Otherwise rational people also tend to forget about the actual weight of the food they eat. For this reason, it's wise to weigh yourself first thing in the morning before you've had anything to eat or drink. Swallowing a bunch of food before you step on the scale is no different than putting a bunch of rocks in your pocket. The 5 pounds that you gain right after a huge dinner is not fat. It's the actual weight of everything you've had to eat and drink. The added weight of the meal will be gone several hours later when you've finished digesting it.
Exercise physiologists tell us that in order to store one pound of fat, you need to eat 3,500 calories more than your body is able to burn. In other words, to actually store the above dinner as 5 pounds of fat, it would have to contain a whopping 17,500 calories. This is not likely, in fact it's not humanly possible. So when the scale goes up 3 or 4 pounds overnight, rest easy, it's likely to be water, glycogen, and the weight of your dinner. Keep in mind that the 3,500 calorie rule works in reverse also. In order to lose one pound of fat you need to burn 3,500 calories more than you take in.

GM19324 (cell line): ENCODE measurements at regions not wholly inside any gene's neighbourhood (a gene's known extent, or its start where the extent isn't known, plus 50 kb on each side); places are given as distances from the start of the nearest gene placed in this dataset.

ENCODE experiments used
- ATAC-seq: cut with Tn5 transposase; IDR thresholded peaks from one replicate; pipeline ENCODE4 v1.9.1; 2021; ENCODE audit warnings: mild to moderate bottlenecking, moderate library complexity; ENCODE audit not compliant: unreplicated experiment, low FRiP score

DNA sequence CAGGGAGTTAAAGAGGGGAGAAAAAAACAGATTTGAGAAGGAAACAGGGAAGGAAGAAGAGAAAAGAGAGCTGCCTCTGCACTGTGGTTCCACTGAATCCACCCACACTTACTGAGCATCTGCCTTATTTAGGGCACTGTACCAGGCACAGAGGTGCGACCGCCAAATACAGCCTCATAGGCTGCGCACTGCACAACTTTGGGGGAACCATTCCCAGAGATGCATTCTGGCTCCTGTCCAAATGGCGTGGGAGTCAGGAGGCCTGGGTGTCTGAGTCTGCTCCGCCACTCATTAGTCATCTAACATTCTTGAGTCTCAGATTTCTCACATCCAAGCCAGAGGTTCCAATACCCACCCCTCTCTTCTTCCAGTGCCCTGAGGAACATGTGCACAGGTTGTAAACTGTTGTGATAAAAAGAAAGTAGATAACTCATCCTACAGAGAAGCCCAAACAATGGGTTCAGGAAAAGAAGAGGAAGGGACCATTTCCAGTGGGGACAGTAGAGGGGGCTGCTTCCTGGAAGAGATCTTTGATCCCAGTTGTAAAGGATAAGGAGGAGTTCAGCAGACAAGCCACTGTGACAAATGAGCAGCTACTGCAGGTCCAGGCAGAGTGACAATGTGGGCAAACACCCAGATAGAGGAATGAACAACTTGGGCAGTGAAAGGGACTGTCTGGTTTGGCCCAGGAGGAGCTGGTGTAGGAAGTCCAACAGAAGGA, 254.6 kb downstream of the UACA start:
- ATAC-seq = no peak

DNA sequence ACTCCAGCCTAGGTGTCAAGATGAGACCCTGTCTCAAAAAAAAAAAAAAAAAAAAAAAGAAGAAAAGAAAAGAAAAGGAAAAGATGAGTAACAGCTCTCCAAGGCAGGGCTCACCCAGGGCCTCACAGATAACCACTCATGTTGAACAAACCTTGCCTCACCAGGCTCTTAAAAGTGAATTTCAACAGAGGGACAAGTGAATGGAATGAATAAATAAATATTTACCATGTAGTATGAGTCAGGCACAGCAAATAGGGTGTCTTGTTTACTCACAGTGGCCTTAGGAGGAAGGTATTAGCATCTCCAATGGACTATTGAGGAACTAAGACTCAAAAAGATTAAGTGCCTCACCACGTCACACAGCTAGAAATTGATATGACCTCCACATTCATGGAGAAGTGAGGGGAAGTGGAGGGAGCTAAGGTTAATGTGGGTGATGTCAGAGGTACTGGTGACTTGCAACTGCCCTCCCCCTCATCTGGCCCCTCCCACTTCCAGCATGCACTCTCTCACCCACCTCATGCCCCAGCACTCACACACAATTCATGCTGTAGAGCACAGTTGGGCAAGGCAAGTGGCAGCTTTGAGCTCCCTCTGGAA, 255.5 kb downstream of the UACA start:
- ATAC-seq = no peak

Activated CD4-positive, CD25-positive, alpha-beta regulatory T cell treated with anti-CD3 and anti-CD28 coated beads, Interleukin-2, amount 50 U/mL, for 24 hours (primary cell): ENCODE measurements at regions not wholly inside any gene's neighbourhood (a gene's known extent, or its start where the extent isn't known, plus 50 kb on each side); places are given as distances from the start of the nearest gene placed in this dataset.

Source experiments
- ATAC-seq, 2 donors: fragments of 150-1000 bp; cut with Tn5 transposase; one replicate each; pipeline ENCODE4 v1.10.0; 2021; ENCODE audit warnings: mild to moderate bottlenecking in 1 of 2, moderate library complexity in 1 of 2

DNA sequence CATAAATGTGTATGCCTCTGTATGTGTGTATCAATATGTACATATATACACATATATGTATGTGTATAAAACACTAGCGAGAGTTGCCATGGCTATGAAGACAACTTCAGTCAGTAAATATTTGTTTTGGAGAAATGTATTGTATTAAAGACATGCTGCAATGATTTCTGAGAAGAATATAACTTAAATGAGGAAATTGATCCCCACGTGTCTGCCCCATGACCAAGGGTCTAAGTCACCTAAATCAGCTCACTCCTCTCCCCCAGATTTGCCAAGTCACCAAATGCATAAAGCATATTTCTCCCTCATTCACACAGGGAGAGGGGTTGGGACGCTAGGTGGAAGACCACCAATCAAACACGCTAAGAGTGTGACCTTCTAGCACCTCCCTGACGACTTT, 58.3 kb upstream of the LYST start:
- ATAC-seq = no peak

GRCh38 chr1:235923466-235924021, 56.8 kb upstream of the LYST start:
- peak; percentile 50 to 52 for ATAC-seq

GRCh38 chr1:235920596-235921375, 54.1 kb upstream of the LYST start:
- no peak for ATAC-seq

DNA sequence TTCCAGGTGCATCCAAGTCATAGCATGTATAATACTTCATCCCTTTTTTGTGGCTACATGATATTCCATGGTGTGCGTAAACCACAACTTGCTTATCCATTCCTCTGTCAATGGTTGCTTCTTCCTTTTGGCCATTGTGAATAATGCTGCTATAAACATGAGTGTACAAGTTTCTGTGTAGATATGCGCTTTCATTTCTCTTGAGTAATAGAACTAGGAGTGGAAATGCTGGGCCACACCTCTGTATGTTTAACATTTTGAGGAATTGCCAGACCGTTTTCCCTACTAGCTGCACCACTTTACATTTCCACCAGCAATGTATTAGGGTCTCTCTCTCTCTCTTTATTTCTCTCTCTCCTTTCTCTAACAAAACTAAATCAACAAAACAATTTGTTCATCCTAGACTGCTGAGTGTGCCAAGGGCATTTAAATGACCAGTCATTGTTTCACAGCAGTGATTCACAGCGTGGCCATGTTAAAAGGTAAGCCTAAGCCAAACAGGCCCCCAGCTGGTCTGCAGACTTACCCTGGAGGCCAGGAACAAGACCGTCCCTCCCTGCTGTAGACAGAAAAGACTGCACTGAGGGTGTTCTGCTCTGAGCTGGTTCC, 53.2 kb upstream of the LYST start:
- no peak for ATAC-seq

Generally, it's only possible to lose 1-2 pounds of fat per week. When you follow a very low calorie diet that causes your weight to drop 10 pounds in 7 days, it's physically impossible for all of that to be fat. What you're really losing is water, glycogen, and muscle.
This brings us to the scale's sneakiest attribute. It doesn't just weigh fat. It weighs muscle, bone, water, internal organs and all. When you lose "weight," that doesn't necessarily mean that you've lost fat. In fact, the scale has no way of telling you what you've lost (or gained). Losing muscle is nothing to celebrate. Muscle is a metabolically active tissue. The more muscle you have the more calories your body burns, even when you're just sitting around. That's one reason why a fit, active person is able to eat considerably more food than the dieter who is unwittingly destroying muscle tissue.